Gophers’ Eliason quickly proves faith in naming him captain

Gophers center Elliott Eliason Eliason is averaging 6.8 points, 8.9 rebounds and 2.7 blocks. He's second in the Big Ten in both rebounding and blocked shots per game.

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MINNEAPOLIS — Elliott Eliason was genuinely shocked when Gophers head coach Richard Pitino named him a team captain before to Minnesota’s win over Ohio State on Thursday. His disbelief isn’t surprising, given his unassuming and sometimes self-deprecating nature.

Pitino talked earlier this year about Eliason’s confidence — or lack thereof — in himself. So despite turning into arguably the most improved player on the Gophers, Eliason had to pinch himself when he joined Austin Hollins, Andre Hollins and Maverick Ahanmisi as the team’s fourth captain earlier this week.

"I was a little bit surprised, to be quite honest, but I was all smiles. I was so happy," Eliason said following Thursday’s 63-53 win over the 11th-ranked Buckeyes. "It actually meant a lot to me, to have coach Pitino come in and give me that honor. I didn’t expect it, but it’s gratifying."

In his first game as a captain, Eliason certainly played like one. He dominated Ohio State in the post, scoring 12 points while grabbing a game-high 13 rebounds to help lead the Gophers to an upset win at Williams Arena. Eliason scored in a variety of ways, including an 18-foot jumper from the top of the key that surprised Buckeyes head coach Thad Matta.

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Eliason has been a defensive presence down low all year for the Gophers, and that didn’t change in Thursday’s win. He had a pair of blocks and held Ohio State center Amir Williams to just three points in 22 minutes.

"Elliott Eliason obviously impacted the game in so many ways," Pitino said Thursday. "He was huge for us. We finally started to go inside and it was big for our basketball program."

Following Eliason’s big performance, his teammates had plenty of good things to say about him. Whether their words were hyperbole or not, it’s clear that the Gophers center has earned the respect of the rest of the team.

"He’s turned into a monster — he’s really good," said Minnesota point guard DeAndre Mathieu. "I think he’s the best big in the Big Ten."

Gophers junior Andre Hollins took his praise of Eliason one step further.

"Elliott’s confidence is up," Hollins said. "He’s one of the best big men in the nation."

Coming into the season, the biggest perceived weakness of Minnesota’s roster was the frontcourt. The Gophers returned guards Andre Hollins and Austin Hollins, two of their better players from last year, and seemed to have more depth in the backcourt with the transfers of guards Malik Smith and Mathieu. But with the loss of forward Trevor Mbakwe to graduation, as well as forward Rodney Williams, the skill level seemed destined for a drop-off during the 2013-14 season.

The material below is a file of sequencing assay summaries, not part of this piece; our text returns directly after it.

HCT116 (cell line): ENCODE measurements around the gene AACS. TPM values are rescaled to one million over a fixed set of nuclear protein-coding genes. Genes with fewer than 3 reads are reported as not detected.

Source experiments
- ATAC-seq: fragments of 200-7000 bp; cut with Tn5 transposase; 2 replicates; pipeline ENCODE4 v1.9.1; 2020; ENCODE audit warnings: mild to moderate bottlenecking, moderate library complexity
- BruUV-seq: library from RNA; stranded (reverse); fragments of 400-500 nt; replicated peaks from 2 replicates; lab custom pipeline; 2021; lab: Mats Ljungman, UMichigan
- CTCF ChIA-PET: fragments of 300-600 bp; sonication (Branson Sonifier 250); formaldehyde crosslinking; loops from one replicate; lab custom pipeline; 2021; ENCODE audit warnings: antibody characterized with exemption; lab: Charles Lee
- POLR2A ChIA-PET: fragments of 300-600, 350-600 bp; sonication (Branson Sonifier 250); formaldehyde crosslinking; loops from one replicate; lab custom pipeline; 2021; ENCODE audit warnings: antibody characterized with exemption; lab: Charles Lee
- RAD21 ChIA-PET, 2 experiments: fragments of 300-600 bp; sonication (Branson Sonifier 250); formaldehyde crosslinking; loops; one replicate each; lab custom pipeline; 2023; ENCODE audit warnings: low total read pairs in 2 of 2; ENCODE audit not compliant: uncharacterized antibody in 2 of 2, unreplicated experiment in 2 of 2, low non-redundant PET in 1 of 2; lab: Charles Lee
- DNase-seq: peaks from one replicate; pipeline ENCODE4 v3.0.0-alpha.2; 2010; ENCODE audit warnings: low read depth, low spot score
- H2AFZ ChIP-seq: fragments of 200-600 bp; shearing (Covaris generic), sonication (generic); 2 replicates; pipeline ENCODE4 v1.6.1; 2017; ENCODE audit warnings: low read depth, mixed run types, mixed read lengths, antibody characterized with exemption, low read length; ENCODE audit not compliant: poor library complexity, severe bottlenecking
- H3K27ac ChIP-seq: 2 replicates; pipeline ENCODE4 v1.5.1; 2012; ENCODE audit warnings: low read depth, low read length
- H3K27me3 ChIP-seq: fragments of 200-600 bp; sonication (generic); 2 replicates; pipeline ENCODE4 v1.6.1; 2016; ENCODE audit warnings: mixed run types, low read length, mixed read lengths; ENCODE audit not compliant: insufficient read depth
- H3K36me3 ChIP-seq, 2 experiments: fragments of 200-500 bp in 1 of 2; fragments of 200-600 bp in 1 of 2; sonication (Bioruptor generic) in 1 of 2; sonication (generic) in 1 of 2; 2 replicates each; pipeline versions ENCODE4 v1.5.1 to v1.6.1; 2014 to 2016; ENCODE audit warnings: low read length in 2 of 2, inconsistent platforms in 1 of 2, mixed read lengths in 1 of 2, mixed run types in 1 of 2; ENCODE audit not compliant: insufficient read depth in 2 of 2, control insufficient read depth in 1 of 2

Thanks to Eliason’s emergence at center, as well as a slimmed down and much-improved Mo Walker, Minnesota’s big men have presented little cause for concern. While Eliason led the charge, Walker was effective in limited playing Thursday, scoring five points and grabbing a pair of rebounds in just six minutes.

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"It wasn’t just me. Mo made some huge plays down there — finished a three-point play, made some big rebounds, got a big steal," Eliason said. "So that’s got to make everybody think really positive about our interior play, how it’s developed through the season."

Through the Gophers’ first 18 games, Eliason is now averaging 6.8 points, 8.9 rebounds and 2.7 blocks, all of which are easily the best of his career at Minnesota. He’s second in the Big Ten in rebounding and also ranks second in blocked shots per game. His 2.9 offensive rebounds per game are tied for the most in the conference.

There are a number of factors for the Gophers’ impressive 14-4 start in Pitino’s first season. Mathieu has been a spark at point guard, Smith has developed as a threat from downtown, and the Hollinses have been solid for the majority of the year.

But there’s no denying the impact that Eliason’s improvement has had for Minnesota. The Chadron, Neb., native has gone from an uncoordinated freshman to a team captain as a junior, and his confidence continues to grow with each impressive performance.

"He certainly is rising to the occasion and rebounding at an extremely high level," Pitino said. "He’s playing with great confidence. Confidence is so big in this game, and he is certainly showing that when you play with that type of confidence, he feels he can play with anybody."

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